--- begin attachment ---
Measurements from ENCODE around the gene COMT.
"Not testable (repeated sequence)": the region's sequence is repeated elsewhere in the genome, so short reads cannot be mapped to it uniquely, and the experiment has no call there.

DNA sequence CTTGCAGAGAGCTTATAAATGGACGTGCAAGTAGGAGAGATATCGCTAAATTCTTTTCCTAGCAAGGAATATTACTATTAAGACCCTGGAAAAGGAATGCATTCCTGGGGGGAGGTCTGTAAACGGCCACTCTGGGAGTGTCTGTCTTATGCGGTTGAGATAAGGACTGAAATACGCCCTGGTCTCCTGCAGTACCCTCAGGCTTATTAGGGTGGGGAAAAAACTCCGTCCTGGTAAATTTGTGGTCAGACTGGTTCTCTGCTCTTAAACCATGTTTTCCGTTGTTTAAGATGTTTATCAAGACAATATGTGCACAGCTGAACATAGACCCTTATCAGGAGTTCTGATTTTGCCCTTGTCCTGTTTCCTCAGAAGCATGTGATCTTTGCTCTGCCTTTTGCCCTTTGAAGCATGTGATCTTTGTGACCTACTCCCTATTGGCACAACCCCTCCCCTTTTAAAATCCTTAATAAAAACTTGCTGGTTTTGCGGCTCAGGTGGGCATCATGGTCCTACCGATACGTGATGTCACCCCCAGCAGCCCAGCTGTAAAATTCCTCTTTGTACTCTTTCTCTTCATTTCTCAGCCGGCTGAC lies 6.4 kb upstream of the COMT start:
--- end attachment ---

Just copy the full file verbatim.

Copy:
Measurements from ENCODE around the gene COMT.
"Not testable (repeated sequence)": the region's sequence is repeated elsewhere in the genome, so short reads cannot be mapped to it uniquely, and the experiment has no call there.

DNA sequence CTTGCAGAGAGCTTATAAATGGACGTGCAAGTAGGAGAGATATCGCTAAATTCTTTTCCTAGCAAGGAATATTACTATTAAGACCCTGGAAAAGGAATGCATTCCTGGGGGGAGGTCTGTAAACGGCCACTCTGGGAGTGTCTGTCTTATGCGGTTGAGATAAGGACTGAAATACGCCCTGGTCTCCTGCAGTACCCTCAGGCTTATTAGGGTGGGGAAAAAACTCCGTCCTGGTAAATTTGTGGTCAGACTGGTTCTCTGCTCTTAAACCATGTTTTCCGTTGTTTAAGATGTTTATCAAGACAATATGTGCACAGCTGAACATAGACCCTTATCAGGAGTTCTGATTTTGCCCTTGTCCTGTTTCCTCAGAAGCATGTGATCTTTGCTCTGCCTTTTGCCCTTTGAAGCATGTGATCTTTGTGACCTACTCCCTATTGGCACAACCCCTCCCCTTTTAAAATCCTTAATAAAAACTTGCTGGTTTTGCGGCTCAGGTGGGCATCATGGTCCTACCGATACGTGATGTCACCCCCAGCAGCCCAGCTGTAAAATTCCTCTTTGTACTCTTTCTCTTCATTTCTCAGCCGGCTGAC lies 6.4 kb upstream of the COMT start: